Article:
I’d like to see the ones who are left coalesce around a shared vision. A 51%+ fan-owned club is my personal red line. There are other ownership models which might make a return to the EFL more likely and quicker, but that no longer in my mind is the most important ambition. I have never known an era in my lifetime where Bury weren’t one or two steps away from oblivion, even when operated by people with the requisite skills and passion. A majority fan-owned club is not a panacea in and of itself to financial strife, but it does mean that there is far more scope to influence proceedings, and far less scope for living beyond its means.

I’ve had enough of the depression, the listlessness, the anger… all the negativity associated with Bury in one form or another. Still, the debates rage. Still, the fingers get pointed. Still, football in the town is used for party political purposes in the midst of the worst, most vitriolic election campaign I can remember.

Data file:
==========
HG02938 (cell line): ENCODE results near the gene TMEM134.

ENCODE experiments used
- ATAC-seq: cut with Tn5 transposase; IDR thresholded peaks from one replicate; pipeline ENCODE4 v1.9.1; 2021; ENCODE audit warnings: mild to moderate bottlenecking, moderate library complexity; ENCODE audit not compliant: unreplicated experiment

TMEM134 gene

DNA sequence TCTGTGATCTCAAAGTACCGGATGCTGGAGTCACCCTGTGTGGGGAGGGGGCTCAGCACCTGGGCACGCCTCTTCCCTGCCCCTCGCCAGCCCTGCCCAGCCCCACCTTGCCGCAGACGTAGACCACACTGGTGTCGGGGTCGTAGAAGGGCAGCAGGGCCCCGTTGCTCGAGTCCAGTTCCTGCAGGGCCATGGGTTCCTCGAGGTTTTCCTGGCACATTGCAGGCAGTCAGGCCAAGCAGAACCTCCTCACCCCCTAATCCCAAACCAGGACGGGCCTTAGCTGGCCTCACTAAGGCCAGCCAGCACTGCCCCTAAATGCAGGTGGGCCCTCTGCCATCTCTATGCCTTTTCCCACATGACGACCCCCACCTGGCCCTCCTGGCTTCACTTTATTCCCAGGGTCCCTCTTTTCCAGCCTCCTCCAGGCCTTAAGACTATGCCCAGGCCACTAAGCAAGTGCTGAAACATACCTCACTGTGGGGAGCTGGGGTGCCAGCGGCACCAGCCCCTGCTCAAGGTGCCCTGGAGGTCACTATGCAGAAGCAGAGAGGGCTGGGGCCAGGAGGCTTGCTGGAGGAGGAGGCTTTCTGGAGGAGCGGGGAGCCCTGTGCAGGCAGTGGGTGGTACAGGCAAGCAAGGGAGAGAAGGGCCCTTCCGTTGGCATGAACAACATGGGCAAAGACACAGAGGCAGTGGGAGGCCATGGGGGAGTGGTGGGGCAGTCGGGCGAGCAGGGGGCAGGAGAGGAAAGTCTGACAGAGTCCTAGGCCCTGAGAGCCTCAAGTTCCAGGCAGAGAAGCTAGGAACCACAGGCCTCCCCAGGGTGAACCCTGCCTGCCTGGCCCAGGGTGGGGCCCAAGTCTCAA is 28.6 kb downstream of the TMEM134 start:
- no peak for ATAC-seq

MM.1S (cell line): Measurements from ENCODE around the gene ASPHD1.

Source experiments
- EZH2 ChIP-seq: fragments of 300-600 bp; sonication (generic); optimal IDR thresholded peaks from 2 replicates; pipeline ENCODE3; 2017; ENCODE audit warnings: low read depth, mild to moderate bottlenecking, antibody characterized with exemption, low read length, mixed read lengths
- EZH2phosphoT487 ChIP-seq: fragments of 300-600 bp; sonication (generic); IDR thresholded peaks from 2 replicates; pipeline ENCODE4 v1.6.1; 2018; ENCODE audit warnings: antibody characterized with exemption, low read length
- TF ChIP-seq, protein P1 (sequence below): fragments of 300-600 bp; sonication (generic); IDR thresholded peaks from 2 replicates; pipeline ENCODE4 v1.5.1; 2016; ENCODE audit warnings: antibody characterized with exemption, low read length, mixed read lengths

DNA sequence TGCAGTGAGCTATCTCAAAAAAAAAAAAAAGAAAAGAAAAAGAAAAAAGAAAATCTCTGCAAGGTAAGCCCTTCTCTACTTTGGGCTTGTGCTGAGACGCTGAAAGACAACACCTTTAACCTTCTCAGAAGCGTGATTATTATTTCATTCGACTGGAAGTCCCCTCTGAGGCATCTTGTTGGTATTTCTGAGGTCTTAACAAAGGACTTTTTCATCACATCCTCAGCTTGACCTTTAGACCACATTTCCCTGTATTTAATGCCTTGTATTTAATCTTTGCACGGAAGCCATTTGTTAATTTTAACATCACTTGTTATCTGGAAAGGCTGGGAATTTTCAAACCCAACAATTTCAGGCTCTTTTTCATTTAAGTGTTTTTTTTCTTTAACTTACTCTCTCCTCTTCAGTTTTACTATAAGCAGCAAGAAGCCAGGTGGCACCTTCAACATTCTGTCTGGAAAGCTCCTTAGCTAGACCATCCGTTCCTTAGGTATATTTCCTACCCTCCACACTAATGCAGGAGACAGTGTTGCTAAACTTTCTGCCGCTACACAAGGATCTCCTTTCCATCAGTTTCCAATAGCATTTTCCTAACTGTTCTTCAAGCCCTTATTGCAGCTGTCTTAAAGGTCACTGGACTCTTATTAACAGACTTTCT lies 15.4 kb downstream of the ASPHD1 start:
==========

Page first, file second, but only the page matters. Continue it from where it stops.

I gave up a more stable income to become a freelance writer (if you’d like to support my work, you can find out how here). I was sincerely hoping that Bury would be the main subject, one way or another. My way of scribing might not always illuminate my love of the club, but it’s there… just now not unconditionally. Having accepted the ‘death’ of Bury FC as an inevitability quite early on, I am more than prepared to walk away if once again, overall control is given to a person or persons with no love for the club. Football in England is need of massive reform, and hoping against hope for a benevolent dictator at best is something I can no longer countenance.